Apologies for continuing to take what was intended to be a lighthearted thread in a serious direction, but to counterbalance the sobering reminder outlined in skyrefuge's post, keep in mind that our style of early retirement planning is designed to protect against 1972-like near-worst-case scenarios.  Although 1972 represents one of the few historical retirement start years to have resulted in failure for the retiree following a standard 4% WR plan, the exercise of even a modicum of flexibility would have saved the retirement from failure (and, as we all constantly like to remind ourselves, surely none of us would have stared that initial decade of poor returns in the face, dared it to thwart our iron-clad retirement plan, and continued to robotically draw down fixed constant-dollar amounts from our portfolio without seeking supplemental income or taking other corrective action).  So, we should all be fine even if our collective retirements happen to commence in a 1972-like nightmare scenario.  Yay optimism!

On the other hand, a plurality (I think?) of leading experts believe we are in such a nightmare scenario, with all signs pointing to subpar market returns over the next several decades.  So we shouldn't derive false confidence from the outrageous success of our intended retirement plans in the past, given that we may very well be in a market environment poised to be as bad as or worse than any in history.  Yay pessimism!

On the other other hand (I have more hands than a Hindu goddess), as skyrefuge observed here, the last few decades have been much kinder to valuation indicators like CAPE than earlier historical periods, so maybe we're still poised for wildly successful retirements after all!  But wait, isn't this just another form of recency bias?  Why trust the story of the last three decades over that of the ten that came before them?  For that matter, why trust the last century and a half when we have several millennia of modern human history to look to?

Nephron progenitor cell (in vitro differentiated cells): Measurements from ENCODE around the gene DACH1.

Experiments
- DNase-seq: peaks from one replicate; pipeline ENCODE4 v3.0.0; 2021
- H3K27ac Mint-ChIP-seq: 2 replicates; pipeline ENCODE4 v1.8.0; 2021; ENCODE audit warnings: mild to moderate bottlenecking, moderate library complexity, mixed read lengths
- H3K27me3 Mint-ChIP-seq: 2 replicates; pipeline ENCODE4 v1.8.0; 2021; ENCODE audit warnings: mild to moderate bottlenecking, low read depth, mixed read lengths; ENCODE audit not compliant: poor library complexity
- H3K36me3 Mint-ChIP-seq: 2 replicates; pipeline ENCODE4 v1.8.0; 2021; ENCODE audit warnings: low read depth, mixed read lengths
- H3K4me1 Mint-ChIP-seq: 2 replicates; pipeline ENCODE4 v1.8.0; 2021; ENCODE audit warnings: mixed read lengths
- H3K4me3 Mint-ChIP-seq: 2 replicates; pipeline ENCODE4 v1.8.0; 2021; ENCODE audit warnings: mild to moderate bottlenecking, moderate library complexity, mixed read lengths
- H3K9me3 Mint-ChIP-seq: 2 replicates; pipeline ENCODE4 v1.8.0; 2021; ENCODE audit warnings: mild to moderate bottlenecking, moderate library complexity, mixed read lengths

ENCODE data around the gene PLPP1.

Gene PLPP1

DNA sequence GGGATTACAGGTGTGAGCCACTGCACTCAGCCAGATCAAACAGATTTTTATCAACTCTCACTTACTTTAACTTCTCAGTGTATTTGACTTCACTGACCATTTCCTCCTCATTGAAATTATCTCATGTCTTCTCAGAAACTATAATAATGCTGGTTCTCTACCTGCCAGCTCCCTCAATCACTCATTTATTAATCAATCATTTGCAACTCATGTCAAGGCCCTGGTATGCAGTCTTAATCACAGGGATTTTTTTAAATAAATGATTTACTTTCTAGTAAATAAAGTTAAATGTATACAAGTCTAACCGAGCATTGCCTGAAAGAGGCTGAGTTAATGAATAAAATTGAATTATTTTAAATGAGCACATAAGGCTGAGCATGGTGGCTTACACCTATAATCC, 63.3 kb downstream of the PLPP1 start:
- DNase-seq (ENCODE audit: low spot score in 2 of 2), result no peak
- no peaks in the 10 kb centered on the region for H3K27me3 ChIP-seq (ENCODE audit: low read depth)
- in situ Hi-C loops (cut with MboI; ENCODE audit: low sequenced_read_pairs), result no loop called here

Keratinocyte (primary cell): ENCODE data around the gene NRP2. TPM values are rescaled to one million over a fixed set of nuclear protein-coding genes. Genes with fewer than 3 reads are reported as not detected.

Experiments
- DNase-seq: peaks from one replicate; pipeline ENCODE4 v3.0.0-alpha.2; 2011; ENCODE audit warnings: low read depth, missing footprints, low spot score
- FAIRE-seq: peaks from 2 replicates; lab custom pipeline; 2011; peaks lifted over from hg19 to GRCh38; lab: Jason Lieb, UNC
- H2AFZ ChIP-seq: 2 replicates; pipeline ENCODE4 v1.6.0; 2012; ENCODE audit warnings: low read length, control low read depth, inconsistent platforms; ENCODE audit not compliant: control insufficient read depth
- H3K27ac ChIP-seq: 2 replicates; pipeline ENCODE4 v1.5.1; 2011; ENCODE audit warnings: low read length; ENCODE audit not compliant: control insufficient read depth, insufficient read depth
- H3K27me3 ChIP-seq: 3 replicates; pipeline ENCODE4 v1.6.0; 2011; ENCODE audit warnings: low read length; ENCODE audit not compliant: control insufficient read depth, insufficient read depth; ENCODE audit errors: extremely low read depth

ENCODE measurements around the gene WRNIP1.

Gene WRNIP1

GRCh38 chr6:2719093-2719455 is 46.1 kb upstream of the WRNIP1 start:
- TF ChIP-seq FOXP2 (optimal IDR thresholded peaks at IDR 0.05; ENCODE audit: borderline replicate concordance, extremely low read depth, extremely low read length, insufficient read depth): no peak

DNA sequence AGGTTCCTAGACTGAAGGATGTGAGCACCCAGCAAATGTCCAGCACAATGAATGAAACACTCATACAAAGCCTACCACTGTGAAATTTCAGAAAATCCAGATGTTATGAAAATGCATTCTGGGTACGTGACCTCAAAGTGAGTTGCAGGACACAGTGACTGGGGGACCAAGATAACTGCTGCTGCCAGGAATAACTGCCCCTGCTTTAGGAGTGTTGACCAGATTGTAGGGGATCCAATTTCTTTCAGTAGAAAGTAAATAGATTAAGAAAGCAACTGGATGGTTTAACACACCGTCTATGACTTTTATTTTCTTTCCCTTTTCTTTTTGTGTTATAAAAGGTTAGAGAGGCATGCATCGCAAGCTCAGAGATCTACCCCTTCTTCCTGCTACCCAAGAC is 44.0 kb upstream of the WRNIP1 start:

So what's the takeaway?  For me, it's "be flexible and hope for the best, but don't necessarily plan for the worst."  The recent artificial intelligence threads highlighting the serious potential for the occurrence of world-changing dislocations in the near future have me reevaluating where to draw the line on what constitutes prudent planning versus indulgence of false precision.

Aphalite

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Re: What will the next 10%+ correction look like?
« Reply #14 on: April 17, 2015, 08:49:28 AM »
So I have no idea what the next crash will look like, but I wouldn't bet much money on it looking like the last two.

And look, I didn't even have to invoke Japan!

Sky - most people don't factor inflation as highly as they should (as the main danger to their wealth), and to your point, a major reason why the market has done so well after the last two crashes was because inflation was low - I think because the US has had dealings with the inflation specter already and the Fed has it in its crosshairs constantly, real returns won't suffer like they did from the 70s to the mid 80s, however, nominal returns before inflation will still be lower than post 2001 or 2009, just because there's more money in the system, pushing up price ratios